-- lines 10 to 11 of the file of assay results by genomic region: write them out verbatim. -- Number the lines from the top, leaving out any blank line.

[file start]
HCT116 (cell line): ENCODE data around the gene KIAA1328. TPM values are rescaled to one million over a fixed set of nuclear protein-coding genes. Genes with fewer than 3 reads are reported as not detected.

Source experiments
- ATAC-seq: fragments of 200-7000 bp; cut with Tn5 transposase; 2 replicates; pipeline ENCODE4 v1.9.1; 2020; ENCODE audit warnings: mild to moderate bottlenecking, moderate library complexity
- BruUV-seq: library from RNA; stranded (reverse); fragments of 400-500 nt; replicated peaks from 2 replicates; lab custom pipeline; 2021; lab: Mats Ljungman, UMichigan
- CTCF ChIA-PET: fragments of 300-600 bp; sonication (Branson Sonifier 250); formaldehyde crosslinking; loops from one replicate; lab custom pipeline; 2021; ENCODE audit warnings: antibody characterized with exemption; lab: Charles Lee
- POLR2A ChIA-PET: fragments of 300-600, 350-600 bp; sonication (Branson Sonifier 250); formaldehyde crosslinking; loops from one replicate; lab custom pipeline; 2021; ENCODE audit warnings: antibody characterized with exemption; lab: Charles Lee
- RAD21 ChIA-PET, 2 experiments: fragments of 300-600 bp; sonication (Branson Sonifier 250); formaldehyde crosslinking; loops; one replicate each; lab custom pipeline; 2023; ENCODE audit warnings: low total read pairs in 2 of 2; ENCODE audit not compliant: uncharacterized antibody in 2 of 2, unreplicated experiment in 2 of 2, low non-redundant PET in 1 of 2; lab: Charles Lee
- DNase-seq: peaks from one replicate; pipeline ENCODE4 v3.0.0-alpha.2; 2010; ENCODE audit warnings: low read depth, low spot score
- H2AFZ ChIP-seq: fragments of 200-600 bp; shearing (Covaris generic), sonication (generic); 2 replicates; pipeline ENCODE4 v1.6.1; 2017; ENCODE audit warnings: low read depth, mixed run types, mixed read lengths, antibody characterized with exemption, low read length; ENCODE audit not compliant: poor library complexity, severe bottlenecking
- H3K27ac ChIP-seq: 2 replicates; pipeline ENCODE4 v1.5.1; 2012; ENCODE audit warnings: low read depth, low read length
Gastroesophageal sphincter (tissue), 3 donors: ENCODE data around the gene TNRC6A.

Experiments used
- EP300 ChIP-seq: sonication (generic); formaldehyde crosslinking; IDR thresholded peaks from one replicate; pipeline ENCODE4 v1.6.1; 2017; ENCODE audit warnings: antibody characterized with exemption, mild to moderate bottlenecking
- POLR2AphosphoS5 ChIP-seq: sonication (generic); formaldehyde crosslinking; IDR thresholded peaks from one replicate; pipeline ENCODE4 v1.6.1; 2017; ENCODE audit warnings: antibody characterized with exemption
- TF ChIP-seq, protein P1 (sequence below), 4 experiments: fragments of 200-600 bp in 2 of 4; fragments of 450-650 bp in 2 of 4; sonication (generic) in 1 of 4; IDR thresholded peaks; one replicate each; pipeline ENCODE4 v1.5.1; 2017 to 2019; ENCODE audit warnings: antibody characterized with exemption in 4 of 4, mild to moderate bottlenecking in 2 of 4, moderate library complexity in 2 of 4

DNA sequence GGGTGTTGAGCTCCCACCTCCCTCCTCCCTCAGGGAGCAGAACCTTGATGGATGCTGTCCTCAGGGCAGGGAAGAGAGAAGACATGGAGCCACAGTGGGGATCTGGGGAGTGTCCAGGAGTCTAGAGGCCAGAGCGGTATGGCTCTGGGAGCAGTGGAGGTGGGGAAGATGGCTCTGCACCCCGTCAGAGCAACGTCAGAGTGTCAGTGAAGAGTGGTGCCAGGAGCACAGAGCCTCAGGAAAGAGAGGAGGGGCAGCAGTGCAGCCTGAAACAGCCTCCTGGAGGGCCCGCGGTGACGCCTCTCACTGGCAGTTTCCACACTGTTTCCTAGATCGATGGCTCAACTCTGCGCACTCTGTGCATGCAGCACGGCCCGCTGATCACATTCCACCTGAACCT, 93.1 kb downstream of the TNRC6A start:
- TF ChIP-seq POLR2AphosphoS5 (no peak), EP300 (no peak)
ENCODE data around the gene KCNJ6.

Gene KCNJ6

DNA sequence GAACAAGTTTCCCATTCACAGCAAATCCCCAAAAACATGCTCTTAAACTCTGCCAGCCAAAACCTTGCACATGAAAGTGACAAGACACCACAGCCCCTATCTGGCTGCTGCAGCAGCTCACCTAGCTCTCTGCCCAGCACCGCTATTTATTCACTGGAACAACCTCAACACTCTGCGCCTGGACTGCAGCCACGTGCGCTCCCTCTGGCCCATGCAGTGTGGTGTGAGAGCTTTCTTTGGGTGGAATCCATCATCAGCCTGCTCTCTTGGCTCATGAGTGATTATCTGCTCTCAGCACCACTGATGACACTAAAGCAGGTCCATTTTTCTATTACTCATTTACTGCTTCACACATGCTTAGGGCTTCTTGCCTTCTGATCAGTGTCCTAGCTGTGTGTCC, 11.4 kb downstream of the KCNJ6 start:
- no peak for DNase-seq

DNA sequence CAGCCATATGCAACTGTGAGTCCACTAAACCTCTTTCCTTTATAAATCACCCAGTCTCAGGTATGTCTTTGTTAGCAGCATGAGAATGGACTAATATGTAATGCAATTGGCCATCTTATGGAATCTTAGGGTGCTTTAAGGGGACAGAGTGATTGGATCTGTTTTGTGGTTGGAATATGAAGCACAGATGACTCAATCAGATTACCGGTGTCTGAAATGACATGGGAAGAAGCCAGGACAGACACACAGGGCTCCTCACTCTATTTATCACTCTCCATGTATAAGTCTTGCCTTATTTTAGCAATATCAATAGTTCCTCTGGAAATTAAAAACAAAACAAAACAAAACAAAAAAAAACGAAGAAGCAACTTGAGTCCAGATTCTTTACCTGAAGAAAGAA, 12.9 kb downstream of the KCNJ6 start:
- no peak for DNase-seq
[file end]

- H3K27ac ChIP-seq: 2 replicates; pipeline ENCODE4 v1.5.1; 2012; ENCODE audit warnings: low read depth, low read length
Gastroesophageal sphincter (tissue), 3 donors: ENCODE data around the gene TNRC6A.